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Caution: Certain Petrol in France Can Severely Damage Your Engine

Holidaymakers driving to France this summer are likely to encounter fuel pumps dispensing E85 petrol. Currently, about 40 percent of French gas stations sell this fuel, and last year saw a record number of liters sold. However, E85 petrol is not the same as regular gasoline; it can cause significant damage to your car unless you have a vehicle with a special flex-fuel engine.

French Cars Extensively Converted

With the various fuel designations at foreign petrol stations, it’s easy to make a mistake—and that can be costly. E85 petrol consists of 85 percent ethanol, made from plants like corn, sugar cane, and sugar beets. While this is environmentally friendly, it is not suitable for most cars. Only 15 percent of E85 is traditional petrol, which makes it unsuitable for regular engines.

E85 Petrol Compatibility

E85 petrol is intended only for cars designed to use it. It is about two and a half times cheaper than regular fuel in France, leading many French drivers to convert their cars by installing special kits or purchasing flex-fuel vehicles. Ford, in particular, offers many models compatible with E85 petrol.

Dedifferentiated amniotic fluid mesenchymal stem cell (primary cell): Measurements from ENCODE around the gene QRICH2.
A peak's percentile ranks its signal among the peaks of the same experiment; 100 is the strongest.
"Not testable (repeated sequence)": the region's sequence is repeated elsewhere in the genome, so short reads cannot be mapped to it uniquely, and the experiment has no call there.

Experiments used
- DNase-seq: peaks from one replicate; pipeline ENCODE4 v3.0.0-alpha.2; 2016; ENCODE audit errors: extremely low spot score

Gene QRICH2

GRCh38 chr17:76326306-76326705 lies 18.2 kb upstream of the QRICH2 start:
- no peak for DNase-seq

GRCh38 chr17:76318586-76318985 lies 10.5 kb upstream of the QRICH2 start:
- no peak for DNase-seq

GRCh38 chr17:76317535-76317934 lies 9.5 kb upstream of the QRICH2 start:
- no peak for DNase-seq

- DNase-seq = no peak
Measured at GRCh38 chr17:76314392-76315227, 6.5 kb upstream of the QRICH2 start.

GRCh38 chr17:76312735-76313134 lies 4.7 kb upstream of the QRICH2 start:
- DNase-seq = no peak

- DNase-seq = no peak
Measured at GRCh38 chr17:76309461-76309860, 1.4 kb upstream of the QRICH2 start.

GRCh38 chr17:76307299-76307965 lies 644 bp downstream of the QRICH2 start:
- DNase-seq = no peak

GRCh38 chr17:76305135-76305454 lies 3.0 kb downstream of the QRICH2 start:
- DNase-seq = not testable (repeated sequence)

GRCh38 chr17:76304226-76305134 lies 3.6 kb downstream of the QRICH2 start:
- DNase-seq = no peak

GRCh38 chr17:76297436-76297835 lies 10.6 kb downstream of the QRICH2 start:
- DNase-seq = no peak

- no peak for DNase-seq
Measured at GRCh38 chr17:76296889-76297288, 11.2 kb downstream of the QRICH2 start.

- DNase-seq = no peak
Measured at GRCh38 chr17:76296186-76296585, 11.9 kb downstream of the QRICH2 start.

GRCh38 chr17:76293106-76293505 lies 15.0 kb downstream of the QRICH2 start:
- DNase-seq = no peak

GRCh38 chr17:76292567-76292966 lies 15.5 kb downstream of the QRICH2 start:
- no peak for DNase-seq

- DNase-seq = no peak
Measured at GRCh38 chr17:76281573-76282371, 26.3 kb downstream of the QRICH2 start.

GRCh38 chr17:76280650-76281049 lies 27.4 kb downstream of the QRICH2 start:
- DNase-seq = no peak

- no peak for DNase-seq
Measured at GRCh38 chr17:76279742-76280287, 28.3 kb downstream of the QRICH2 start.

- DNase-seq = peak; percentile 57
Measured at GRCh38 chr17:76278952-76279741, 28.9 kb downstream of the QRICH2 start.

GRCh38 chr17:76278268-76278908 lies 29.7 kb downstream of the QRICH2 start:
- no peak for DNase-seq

E10 Fuel in the Netherlands

In many other European countries, including the Netherlands, ethanol is also added to petrol, but E10 fuel contains a maximum of 10 percent ethanol. While older cars may struggle with this due to the aggressive and corrosive nature of ethanol, modern vehicles can generally handle E10 fuel well, contributing to reduced CO2 emissions.

Ethanol Effects on Vehicles

Ethanol can dissolve plasticizers in rubbers, potentially causing certain pipes and sealing rings in older cars to become porous. Generally, engines made after 2000 can handle ethanol. However, ethanol attracts moisture, causing the fuel to age faster than normal E5 gasoline. You can check your car’s compatibility with E10 fuel on the website www.e10check.nl.

Expert Advice

While small amounts of ethanol are typically safe for most petrol engines, filling up with E85 is not advisable. “Small amounts of ethanol are no problem for most petrol engines, but just refueling with E85 is not a good idea,” warns an expert from the ANWB. “This fuel is only suitable for cars that have been specially adapted for it.”

In the Netherlands, E85-compatible cars and fuel are scarce, but in France and Scandinavian countries, E85 is common. If you accidentally fill up with E85, contact roadside assistance immediately for advice on whether immediate action is necessary.

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